June 2019


YES Connect
Gaining experience to manage zonulopathy

by Liz Hillman EyeWorld Senior Staff Writer

Samuel Lee, MD

According to the results of the 2018 ASCRS Clinical Survey, the majority of ophthalmologists in residency training report that they are not comfortable managing a case with zonulopathy. Many report not having used tools such as capsular tension rings or hooks during their training. This seems to change in fellowship and the first 5 years in practice, but the question remains: Should we be preparing our resident surgeons to deal with zonular deficiency during their residency training? If so, how much training is appropriate? In this month’s YES Connect column, we interview two attending surgeons who routinely train resident cataract surgeons and have significant experience dealing with zonular issues.

—Samuel Lee, MD,
YES Connect co-editor


A Sinskey hook can be used to guide the leading eyelet of a capsular tension ring so it does not stress the weakened zonules during insertion.
Source: Naveen Rao, MD

Residents should be able to place iris hooks and pupil expansion rings by the end of their training, said Naveen Rao, MD.
“I’d consider these to be part of the basic skill set for a competent cataract surgeon,” he added. “Capsular hooks, capsular tension segments, and capsular tension rings are a different story, though, since their use is much less common.”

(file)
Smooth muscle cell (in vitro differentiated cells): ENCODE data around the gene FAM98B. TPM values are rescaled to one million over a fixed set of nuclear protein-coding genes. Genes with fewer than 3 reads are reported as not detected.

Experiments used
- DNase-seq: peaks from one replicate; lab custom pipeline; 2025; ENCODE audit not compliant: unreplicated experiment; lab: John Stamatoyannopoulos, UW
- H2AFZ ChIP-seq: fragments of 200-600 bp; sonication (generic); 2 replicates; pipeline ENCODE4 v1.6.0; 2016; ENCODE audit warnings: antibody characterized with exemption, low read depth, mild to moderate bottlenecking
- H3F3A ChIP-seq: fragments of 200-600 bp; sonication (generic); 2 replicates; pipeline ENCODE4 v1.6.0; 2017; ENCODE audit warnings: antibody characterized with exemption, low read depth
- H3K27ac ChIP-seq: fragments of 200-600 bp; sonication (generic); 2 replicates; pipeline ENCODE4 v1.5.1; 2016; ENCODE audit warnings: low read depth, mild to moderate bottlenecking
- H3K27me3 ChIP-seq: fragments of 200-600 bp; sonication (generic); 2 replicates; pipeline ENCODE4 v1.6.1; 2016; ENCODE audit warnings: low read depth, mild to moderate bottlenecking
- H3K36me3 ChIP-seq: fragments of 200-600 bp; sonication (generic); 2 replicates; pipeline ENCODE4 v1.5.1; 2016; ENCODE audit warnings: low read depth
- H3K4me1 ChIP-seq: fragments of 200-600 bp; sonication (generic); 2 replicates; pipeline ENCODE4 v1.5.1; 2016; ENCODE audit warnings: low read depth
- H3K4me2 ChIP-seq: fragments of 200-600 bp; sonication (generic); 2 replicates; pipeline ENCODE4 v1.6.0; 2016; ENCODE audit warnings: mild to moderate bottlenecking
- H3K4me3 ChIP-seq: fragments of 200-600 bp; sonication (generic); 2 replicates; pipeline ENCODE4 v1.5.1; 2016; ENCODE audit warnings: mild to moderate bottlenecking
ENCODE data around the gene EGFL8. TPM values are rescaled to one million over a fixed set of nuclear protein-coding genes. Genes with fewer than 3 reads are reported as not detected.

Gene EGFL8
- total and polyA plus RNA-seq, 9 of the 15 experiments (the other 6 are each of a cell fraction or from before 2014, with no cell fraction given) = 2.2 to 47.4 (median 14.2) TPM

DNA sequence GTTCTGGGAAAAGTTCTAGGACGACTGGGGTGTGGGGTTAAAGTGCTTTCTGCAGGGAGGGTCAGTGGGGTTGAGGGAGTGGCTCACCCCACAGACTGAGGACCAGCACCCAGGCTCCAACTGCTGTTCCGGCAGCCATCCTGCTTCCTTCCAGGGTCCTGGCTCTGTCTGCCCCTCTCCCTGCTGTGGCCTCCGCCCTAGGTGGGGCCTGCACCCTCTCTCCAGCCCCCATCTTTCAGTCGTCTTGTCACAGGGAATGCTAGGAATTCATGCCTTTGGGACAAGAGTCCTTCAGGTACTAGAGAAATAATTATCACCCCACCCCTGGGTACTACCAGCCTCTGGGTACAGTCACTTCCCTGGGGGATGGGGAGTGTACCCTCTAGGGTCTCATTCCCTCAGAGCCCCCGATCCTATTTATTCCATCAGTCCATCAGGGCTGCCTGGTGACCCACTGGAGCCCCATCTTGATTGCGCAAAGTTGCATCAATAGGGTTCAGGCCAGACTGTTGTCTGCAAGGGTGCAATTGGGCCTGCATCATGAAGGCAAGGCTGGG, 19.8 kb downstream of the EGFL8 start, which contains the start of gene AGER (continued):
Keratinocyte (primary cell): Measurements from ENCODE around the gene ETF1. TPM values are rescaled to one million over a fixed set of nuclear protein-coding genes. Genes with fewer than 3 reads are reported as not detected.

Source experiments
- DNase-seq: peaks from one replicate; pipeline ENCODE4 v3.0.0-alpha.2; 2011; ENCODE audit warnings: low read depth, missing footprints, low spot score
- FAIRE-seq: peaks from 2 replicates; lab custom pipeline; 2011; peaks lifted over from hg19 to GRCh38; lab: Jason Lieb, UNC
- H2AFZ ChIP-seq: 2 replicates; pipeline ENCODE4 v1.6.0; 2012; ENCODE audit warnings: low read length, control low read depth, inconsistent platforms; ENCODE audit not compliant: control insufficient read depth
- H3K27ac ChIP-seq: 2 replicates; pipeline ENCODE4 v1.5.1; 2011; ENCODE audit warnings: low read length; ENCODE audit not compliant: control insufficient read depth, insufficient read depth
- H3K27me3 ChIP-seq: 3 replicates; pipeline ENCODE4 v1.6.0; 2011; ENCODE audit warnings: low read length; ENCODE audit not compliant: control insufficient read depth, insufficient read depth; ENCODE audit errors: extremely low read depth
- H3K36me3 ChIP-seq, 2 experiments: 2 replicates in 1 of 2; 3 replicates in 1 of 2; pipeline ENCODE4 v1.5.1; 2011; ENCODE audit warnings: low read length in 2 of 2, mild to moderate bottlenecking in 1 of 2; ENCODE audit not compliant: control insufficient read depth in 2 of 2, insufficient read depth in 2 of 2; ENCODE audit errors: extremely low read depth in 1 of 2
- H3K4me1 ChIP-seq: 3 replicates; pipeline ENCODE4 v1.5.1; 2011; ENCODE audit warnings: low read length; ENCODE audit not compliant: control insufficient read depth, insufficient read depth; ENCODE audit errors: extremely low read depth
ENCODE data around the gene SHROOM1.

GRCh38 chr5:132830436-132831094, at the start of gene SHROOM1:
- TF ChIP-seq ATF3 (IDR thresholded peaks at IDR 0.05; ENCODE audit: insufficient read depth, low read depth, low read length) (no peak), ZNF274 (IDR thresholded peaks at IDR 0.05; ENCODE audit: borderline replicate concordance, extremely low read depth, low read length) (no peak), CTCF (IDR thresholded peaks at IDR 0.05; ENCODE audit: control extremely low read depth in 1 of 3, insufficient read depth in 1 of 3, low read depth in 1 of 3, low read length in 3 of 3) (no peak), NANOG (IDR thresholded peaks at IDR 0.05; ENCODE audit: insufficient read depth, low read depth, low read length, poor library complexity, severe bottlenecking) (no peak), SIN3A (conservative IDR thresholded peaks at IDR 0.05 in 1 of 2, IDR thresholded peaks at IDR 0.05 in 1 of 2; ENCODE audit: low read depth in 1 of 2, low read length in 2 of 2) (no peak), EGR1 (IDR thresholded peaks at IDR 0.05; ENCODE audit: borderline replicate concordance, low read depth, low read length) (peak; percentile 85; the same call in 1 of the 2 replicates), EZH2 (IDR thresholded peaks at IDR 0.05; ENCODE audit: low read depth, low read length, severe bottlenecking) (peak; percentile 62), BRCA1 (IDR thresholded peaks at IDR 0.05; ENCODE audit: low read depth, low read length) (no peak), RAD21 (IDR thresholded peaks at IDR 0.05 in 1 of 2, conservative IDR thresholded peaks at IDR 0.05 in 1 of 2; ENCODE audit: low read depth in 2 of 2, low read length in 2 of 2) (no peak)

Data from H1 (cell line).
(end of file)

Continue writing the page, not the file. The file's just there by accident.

In general, the 2018 ASCRS Clinical Survey reflects this sentiment. It found that 59% of residents had not used hooks, rings, or segments. In fact, only 14% of residents reported being confident in managing zonulopathy. Fellows were more confident (32% were confident in managing zonulopathy), and nearly half (49%) of those within their first 5 years of practice were confident in management of loose zonules. The use of rings, hooks, and pupil expansion devices among fellows and those in their early years of practice was more common than that reported by residents.
Uday Devgan, MD, said that residents should be exposed to a wide range of cataract cases in training, including those where capsular support hooks or tension rings are used. A sewn-in capsular segment is something that could be handled by a senior resident under the guidance of a more senior-level ophthalmologist, he said.
“Residencies and fellowships will span the spectrum with some providing much more surgical experience than others,” Dr. Devgan said. “Ultimately, the surgeon in training reaps what he sows, and those who work hard and hunt for good cases from which to learn will do best.”
Even if experience with these devices in training is limited, knowledge in how to use them is important. Skills transfer sessions at conferences are a great way to gain experience, Dr. Rao said, as is working under direct supervision of an experienced surgeon who can provide pearls.
“Watching YouTube videos is also helpful, but especially with capsular tension segments, there is a steep learning curve,” Dr. Rao said. “It helps to understand how to position the segment in the Z-axis, and this is only possible when looking through an operating microscope. Three-dimensional video recording is now possible with Alcon’s NGENUITY device, so this could be a promising new way for experienced surgeons to teach these techniques to surgeons who can’t join them in the operating room or in the wet lab.”
Dr. Devgan advised finding a mentor in your area, asking them for advice often, and even considering working with a more experienced surgeon on more complicated surgeries.